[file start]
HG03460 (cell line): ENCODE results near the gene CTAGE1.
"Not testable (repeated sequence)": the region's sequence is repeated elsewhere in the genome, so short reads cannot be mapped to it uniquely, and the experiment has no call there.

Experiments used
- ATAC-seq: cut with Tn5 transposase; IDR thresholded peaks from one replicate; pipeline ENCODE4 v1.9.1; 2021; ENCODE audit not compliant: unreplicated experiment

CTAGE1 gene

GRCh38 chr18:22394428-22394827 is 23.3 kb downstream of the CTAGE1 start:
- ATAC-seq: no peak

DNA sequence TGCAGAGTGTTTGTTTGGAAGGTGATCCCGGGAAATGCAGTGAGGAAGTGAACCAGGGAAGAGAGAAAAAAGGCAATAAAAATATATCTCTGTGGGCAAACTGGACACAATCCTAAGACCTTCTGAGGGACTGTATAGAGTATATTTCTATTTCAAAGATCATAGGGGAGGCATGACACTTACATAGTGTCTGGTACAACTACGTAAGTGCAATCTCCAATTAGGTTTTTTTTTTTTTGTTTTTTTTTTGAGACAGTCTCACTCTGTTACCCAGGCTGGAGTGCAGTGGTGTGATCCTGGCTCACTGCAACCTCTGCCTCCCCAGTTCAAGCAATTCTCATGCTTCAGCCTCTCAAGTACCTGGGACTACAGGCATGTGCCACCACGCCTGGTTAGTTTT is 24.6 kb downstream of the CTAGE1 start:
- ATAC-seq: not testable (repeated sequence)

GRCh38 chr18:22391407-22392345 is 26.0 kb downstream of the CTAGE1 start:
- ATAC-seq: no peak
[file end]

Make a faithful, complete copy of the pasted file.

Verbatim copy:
HG03460 (cell line): ENCODE results near the gene CTAGE1.
"Not testable (repeated sequence)": the region's sequence is repeated elsewhere in the genome, so short reads cannot be mapped to it uniquely, and the experiment has no call there.

Experiments used
- ATAC-seq: cut with Tn5 transposase; IDR thresholded peaks from one replicate; pipeline ENCODE4 v1.9.1; 2021; ENCODE audit not compliant: unreplicated experiment

CTAGE1 gene

GRCh38 chr18:22394428-22394827 is 23.3 kb downstream of the CTAGE1 start:
- ATAC-seq: no peak

DNA sequence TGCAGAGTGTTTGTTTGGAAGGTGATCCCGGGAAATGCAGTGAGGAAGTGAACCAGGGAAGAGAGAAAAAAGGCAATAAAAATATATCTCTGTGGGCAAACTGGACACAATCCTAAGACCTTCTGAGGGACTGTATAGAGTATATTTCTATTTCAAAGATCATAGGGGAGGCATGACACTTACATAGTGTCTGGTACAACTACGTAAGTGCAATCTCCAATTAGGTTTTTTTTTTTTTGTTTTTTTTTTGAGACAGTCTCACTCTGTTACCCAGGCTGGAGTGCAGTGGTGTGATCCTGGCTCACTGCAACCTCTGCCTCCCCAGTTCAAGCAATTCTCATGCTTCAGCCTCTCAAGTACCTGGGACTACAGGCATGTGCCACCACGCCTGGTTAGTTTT is 24.6 kb downstream of the CTAGE1 start:
- ATAC-seq: not testable (repeated sequence)

GRCh38 chr18:22391407-22392345 is 26.0 kb downstream of the CTAGE1 start:
- ATAC-seq: no peak